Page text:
What We're Reading

Perhaps, over the Labor Day weekend, you'll be able to find somewhere to read where you won't be interrupted by cats, owls, and clarinet-playing apes! If so, here are a few pieces, ranging from a new encyclopedia article on the Scopes trial in 1925 to a data-driven interactive feature on climate change through 2100, to keep you happily engrossed. If not, then give my regards to the menagerie.

  • The Scopes Trial, American History (Oxford Research Encyclopedias), August 2016 -- The historian Adam R. Shapiro (the author of Trying Biology: The Scopes Trial, Textbooks, and the Antievolution Movement in American Schools [University of Chicago Press, 2013]) offers a succinct yet compendious account of the World's Most Famous Court Trial (as it was immediately dubbed), Tennessee v. Scopes.
  • A 3.2 Million-Year-Old Mystery: Did Lucy Fall From a Tree?The New York Times, August 29, 2016 -- Cold Case Afar? Carl Zimmer reports on a new study about the cause of the australopithecus Lucy's death: by fall from a tree. "If they're right, the discovery could yield an important clue to how our ancestors evolved from tree-dwelling apes into bipeds that walked the African savanna."
  • His White Suit Unsullied by Research, Tom Wolfe Tries to Take Down Charles Darwin and Noam Chomsky The Washington Post, August 31, 2016 -- In a review that nicely illustrates the difference between scientific and magical thinking, Jerry Coyne writes, of Tom Wolfe's odd and poorly informed excursion into evolutionary biology and linguistics: "Wolfe joins those creationists who, if they can't personally and immediately see how evolution could produce something complex, declare that the problem is insoluble and that an entire scientific edifice has crumbled."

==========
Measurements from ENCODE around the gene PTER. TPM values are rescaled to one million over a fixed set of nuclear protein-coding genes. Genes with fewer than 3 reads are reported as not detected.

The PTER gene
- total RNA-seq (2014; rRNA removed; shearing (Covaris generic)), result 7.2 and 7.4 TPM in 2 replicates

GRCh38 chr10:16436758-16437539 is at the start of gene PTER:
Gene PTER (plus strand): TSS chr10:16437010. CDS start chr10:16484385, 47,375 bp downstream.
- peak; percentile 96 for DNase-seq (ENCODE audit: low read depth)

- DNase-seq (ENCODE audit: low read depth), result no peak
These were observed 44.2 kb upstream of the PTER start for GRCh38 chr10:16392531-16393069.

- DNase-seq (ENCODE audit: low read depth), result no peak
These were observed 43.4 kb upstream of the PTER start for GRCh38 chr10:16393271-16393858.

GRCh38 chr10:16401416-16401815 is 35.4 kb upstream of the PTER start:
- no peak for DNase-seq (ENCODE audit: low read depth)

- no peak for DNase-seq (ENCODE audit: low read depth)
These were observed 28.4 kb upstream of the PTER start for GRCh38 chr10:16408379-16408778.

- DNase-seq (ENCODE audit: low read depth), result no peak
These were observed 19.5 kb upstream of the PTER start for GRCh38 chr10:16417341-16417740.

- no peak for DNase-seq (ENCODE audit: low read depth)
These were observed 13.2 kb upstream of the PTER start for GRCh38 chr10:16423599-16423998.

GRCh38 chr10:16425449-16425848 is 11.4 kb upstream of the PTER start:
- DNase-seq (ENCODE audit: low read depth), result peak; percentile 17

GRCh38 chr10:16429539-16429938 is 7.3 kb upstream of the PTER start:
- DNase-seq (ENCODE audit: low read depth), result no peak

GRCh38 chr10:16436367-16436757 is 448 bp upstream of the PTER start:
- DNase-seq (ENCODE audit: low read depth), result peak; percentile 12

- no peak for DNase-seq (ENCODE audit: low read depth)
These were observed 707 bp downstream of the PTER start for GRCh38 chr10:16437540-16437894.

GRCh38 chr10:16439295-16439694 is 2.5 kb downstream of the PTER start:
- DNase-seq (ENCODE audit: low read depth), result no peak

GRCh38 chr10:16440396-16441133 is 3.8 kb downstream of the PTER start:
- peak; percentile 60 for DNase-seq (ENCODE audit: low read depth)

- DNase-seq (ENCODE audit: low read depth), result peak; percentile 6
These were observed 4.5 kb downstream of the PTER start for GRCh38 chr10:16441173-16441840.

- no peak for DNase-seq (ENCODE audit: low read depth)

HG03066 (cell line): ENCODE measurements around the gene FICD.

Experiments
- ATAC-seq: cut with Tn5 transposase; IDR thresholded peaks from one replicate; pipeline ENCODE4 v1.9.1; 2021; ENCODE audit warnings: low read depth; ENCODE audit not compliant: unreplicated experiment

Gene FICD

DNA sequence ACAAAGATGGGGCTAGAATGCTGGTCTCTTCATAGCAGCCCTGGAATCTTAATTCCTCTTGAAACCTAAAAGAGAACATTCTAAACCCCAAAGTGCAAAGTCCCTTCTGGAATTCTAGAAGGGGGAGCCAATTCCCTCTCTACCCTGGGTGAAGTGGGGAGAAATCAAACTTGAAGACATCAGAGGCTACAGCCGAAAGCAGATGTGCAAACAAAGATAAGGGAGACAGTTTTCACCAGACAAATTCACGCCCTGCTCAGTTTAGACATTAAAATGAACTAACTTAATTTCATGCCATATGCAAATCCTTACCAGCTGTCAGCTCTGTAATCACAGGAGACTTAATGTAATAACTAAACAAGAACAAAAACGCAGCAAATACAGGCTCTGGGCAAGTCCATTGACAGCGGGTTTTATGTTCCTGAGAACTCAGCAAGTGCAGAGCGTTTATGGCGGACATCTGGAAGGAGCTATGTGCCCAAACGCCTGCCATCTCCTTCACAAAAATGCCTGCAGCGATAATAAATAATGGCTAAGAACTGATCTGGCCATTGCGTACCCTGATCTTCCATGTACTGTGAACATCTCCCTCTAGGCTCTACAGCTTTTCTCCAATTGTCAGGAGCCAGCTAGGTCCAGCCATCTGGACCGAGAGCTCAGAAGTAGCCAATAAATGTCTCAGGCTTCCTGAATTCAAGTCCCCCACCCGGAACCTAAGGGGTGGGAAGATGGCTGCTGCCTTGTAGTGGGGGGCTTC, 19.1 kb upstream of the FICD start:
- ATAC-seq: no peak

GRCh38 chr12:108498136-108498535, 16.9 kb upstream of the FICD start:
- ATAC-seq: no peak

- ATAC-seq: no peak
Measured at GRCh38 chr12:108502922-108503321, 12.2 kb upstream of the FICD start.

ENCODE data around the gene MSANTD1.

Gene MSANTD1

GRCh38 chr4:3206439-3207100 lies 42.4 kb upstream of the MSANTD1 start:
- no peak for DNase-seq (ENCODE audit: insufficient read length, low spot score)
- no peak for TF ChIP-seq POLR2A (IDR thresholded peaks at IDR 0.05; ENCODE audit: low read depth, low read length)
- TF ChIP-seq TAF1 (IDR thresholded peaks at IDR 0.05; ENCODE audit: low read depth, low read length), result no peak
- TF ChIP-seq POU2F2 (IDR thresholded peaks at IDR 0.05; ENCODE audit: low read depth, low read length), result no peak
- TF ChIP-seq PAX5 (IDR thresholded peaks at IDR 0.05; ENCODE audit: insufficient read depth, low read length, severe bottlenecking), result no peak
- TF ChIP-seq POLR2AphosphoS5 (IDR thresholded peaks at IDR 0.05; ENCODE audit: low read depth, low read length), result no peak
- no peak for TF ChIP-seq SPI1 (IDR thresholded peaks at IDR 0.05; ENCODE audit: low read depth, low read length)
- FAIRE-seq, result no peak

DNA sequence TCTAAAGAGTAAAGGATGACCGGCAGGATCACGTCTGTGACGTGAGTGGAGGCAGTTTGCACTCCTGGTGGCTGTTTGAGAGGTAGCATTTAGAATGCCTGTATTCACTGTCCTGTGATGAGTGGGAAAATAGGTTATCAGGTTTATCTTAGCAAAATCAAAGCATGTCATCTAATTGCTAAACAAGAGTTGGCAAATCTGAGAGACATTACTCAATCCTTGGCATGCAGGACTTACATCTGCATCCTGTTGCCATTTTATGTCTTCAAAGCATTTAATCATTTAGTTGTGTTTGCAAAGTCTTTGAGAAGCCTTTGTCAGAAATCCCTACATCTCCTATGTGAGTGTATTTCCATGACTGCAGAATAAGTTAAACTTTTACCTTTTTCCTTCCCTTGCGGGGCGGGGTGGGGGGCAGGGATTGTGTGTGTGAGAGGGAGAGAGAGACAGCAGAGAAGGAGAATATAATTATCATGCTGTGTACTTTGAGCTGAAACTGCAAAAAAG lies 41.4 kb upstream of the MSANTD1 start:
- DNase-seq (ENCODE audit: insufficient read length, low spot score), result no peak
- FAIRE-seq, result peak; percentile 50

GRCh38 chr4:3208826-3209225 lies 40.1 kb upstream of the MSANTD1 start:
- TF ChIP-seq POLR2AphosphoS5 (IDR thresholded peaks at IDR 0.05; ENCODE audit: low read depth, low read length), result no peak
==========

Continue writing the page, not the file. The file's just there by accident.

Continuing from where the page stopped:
• Claims of Earth's Oldest Fossils Tantalize Researchers, Nature, August 31, 2016 -- A new report on signs of life from 3.7-billion-year-old rocks from Greenland. But not all paleontologists are convinced. "If we found something like this on Mars would we stick a flag in it and call it life?" one asks. "I don't think we would."
  • Witness Climate Change Anywhere on Earth With This Mesmerizing Visualization, Gizmodo, September 1, 2016 -- Remember this? Well, Ria Misra of Gizmodo reports that Ed Hawkins, the scientist who created that stunning visualization of how average global temperatures have changed since 1850, has produced another image that allows you to follow how temperatures have changed where you live.
  • How to Survive in a Warmer World, Scientific American, September 2016 -- "Scientific American worked with Earth scientists at NASA Ames Research Center" using "high-resolution climate models from the Intergovernmental Panel on Climate Change to generate climate data for nearly every point on the planet for every month of every year through the end of the century."